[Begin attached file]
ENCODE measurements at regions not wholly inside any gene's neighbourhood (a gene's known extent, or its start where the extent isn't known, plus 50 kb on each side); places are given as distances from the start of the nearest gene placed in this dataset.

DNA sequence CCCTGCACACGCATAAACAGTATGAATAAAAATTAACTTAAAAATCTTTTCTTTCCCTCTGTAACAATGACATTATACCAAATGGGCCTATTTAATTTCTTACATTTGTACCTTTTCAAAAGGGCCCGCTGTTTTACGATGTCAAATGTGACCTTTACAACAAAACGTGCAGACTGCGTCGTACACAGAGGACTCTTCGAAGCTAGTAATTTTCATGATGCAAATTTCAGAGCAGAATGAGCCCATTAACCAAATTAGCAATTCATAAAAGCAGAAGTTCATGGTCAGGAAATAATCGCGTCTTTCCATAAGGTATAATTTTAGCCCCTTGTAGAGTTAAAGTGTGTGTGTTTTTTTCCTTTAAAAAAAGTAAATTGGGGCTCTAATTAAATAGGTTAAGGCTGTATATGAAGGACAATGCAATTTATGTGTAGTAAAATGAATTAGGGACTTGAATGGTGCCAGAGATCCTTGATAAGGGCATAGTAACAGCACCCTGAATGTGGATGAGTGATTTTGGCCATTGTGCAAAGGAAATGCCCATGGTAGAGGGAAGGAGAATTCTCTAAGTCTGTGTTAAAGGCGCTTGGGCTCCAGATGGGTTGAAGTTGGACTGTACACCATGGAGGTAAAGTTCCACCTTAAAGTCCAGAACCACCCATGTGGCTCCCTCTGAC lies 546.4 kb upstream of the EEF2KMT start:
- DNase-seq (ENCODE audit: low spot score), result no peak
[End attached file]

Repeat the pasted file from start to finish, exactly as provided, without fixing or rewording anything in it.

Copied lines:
ENCODE measurements at regions not wholly inside any gene's neighbourhood (a gene's known extent, or its start where the extent isn't known, plus 50 kb on each side); places are given as distances from the start of the nearest gene placed in this dataset.

DNA sequence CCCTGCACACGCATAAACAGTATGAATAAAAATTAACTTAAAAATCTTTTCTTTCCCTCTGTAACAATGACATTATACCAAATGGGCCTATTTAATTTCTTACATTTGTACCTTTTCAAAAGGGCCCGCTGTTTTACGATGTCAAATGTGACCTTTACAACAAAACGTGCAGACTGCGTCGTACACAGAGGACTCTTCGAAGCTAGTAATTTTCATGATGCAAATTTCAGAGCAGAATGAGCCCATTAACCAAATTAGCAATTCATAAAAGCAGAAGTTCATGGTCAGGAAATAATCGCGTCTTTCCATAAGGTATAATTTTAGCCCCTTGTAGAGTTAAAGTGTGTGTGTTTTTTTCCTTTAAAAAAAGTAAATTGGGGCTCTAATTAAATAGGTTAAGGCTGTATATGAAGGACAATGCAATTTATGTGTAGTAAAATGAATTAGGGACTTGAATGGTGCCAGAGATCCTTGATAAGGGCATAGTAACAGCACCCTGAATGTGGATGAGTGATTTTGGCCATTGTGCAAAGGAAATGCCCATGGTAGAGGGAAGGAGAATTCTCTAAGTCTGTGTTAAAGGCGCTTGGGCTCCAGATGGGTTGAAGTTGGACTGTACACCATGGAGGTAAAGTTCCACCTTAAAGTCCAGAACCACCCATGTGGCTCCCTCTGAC lies 546.4 kb upstream of the EEF2KMT start:
- DNase-seq (ENCODE audit: low spot score), result no peak